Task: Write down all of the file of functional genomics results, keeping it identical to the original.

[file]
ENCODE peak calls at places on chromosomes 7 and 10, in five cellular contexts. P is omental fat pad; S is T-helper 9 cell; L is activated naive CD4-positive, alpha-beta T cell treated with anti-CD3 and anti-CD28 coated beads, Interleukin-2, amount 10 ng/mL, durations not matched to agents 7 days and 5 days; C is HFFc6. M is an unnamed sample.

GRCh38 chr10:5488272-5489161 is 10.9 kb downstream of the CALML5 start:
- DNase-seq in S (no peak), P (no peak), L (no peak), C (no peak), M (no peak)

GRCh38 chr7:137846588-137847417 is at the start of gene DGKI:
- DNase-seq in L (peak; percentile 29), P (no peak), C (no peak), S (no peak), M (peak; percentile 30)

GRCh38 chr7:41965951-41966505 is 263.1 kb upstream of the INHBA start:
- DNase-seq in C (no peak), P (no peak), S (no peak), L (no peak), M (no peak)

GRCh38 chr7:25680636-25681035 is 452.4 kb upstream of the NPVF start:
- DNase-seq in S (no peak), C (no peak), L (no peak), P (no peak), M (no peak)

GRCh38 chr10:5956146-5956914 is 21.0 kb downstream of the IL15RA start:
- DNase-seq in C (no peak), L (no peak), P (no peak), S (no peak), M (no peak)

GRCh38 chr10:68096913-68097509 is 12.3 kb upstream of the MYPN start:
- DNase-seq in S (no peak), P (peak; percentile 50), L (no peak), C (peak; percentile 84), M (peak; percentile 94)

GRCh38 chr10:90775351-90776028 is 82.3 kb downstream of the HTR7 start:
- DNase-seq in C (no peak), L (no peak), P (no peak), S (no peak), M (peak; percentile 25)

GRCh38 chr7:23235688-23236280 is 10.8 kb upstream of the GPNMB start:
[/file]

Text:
ENCODE peak calls at places on chromosomes 7 and 10, in five cellular contexts. P is omental fat pad; S is T-helper 9 cell; L is activated naive CD4-positive, alpha-beta T cell treated with anti-CD3 and anti-CD28 coated beads, Interleukin-2, amount 10 ng/mL, durations not matched to agents 7 days and 5 days; C is HFFc6. M is an unnamed sample.

GRCh38 chr10:5488272-5489161 is 10.9 kb downstream of the CALML5 start:
- DNase-seq in S (no peak), P (no peak), L (no peak), C (no peak), M (no peak)

GRCh38 chr7:137846588-137847417 is at the start of gene DGKI:
- DNase-seq in L (peak; percentile 29), P (no peak), C (no peak), S (no peak), M (peak; percentile 30)

GRCh38 chr7:41965951-41966505 is 263.1 kb upstream of the INHBA start:
- DNase-seq in C (no peak), P (no peak), S (no peak), L (no peak), M (no peak)

GRCh38 chr7:25680636-25681035 is 452.4 kb upstream of the NPVF start:
- DNase-seq in S (no peak), C (no peak), L (no peak), P (no peak), M (no peak)

GRCh38 chr10:5956146-5956914 is 21.0 kb downstream of the IL15RA start:
- DNase-seq in C (no peak), L (no peak), P (no peak), S (no peak), M (no peak)

GRCh38 chr10:68096913-68097509 is 12.3 kb upstream of the MYPN start:
- DNase-seq in S (no peak), P (peak; percentile 50), L (no peak), C (peak; percentile 84), M (peak; percentile 94)

GRCh38 chr10:90775351-90776028 is 82.3 kb downstream of the HTR7 start:
- DNase-seq in C (no peak), L (no peak), P (no peak), S (no peak), M (peak; percentile 25)

GRCh38 chr7:23235688-23236280 is 10.8 kb upstream of the GPNMB start: